Human embryonic stem cells have constitutively active Bax at the Golgi and are primed to undergo rapid apoptosis.

Dumitru R, Gama V, Fagan BM, Bower JJ, Swahari V, Pevny LH, Deshmukh M
Mol Cell. 2012 46 (5): 573-83

PMID: 22560721 · PMCID: PMC3372694 · DOI:10.1016/j.molcel.2012.04.002

Human embryonic stem (hES) cells activate a rapid apoptotic response after DNA damage but the underlying mechanisms are unknown. A critical mediator of apoptosis is Bax, which is reported to become active and translocate to the mitochondria only after apoptotic stimuli. Here we show that undifferentiated hES cells constitutively maintain Bax in its active conformation. Surprisingly, active Bax was maintained at the Golgi rather than at the mitochondria, thus allowing hES cells to effectively minimize the risks associated with having preactivated Bax. After DNA damage, active Bax rapidly translocated to the mitochondria by a p53-dependent mechanism. Interestingly, upon differentiation, Bax was no longer active, and cells were not acutely sensitive to DNA damage. Thus, maintenance of Bax in its active form is a unique mechanism that can prime hES cells for rapid death, likely to prevent the propagation of mutations during the early critical stages of embryonic development.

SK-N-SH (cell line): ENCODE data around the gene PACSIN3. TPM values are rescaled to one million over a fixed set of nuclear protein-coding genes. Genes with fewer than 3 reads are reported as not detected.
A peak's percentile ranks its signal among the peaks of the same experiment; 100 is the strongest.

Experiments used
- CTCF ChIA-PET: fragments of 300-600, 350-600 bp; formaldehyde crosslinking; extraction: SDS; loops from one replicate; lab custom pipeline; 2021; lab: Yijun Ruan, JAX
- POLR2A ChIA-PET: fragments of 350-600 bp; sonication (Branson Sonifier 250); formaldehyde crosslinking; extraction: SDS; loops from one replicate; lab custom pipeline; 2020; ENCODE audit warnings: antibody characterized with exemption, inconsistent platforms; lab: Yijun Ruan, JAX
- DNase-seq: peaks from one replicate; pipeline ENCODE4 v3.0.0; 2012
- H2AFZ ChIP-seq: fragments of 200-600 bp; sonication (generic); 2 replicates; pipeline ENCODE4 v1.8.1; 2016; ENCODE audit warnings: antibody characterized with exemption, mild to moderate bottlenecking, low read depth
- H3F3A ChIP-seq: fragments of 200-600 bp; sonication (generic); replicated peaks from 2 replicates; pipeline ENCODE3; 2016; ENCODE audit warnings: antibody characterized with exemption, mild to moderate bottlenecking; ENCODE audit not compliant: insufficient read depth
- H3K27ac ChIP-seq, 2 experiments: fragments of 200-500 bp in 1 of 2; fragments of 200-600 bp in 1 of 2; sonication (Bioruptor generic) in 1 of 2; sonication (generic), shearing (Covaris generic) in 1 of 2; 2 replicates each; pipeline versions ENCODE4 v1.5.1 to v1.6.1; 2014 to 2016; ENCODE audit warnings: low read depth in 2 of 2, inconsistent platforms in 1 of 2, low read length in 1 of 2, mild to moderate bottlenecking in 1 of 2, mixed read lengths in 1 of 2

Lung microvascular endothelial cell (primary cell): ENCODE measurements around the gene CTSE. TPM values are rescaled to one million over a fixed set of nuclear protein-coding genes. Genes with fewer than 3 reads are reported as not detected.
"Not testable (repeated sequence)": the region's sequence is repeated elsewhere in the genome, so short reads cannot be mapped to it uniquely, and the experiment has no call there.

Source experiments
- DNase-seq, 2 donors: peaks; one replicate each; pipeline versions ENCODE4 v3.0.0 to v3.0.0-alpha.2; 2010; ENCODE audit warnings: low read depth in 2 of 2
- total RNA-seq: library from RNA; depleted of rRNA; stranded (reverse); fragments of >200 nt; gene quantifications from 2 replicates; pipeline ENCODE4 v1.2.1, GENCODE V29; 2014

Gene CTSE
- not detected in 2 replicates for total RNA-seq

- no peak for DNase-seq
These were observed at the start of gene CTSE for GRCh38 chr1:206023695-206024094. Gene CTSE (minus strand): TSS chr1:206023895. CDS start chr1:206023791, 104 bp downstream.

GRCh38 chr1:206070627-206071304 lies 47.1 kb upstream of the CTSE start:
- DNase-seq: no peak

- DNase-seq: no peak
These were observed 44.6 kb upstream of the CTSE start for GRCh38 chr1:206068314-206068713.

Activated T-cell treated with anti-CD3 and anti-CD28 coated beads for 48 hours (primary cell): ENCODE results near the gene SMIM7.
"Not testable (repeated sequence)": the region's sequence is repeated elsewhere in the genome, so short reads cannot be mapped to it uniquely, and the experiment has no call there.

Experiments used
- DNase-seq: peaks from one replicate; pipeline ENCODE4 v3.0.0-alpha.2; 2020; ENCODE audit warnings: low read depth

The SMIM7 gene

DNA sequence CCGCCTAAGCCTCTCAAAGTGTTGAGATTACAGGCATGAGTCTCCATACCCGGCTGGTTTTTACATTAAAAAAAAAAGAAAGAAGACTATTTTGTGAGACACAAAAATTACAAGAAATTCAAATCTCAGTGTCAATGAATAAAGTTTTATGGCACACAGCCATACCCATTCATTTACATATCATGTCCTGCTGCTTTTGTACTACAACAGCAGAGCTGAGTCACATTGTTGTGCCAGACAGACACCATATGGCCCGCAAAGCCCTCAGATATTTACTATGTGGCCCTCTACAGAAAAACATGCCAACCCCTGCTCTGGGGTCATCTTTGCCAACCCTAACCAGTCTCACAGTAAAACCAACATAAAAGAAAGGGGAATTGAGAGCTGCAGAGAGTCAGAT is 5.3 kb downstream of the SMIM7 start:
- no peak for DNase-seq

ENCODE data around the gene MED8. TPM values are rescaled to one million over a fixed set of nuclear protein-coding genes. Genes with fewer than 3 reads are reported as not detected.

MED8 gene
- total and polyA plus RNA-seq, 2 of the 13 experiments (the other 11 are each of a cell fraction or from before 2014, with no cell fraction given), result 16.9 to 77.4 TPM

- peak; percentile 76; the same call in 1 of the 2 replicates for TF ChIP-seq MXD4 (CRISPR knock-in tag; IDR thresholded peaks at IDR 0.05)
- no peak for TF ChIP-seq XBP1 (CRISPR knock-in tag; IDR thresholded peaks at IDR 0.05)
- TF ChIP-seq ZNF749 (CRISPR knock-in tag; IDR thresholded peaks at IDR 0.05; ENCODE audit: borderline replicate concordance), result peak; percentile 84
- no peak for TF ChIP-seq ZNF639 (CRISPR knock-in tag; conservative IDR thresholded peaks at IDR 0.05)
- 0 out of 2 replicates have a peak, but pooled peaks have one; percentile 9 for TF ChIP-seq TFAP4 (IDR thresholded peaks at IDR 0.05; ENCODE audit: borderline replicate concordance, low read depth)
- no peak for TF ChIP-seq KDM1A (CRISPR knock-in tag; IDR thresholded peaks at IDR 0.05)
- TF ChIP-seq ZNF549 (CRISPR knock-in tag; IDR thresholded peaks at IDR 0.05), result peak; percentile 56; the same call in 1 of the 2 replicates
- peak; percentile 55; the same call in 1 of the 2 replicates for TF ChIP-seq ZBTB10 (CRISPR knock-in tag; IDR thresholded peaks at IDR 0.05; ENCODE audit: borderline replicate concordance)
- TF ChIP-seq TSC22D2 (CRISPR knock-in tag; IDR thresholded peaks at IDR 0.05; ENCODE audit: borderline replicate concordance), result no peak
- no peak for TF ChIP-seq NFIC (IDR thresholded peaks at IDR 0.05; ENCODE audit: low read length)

Copyright © 2012 Elsevier Inc. All rights reserved.

MeSH Terms (15)

Acetylation Antigens, Nuclear Apoptosis bcl-2-Associated X Protein Biological Transport DNA-Binding Proteins DNA Damage Embryonic Stem Cells Genes, bcl-2 Gene Silencing Golgi Apparatus Humans Ku Autoantigen Mitochondria Tumor Suppressor Protein p53

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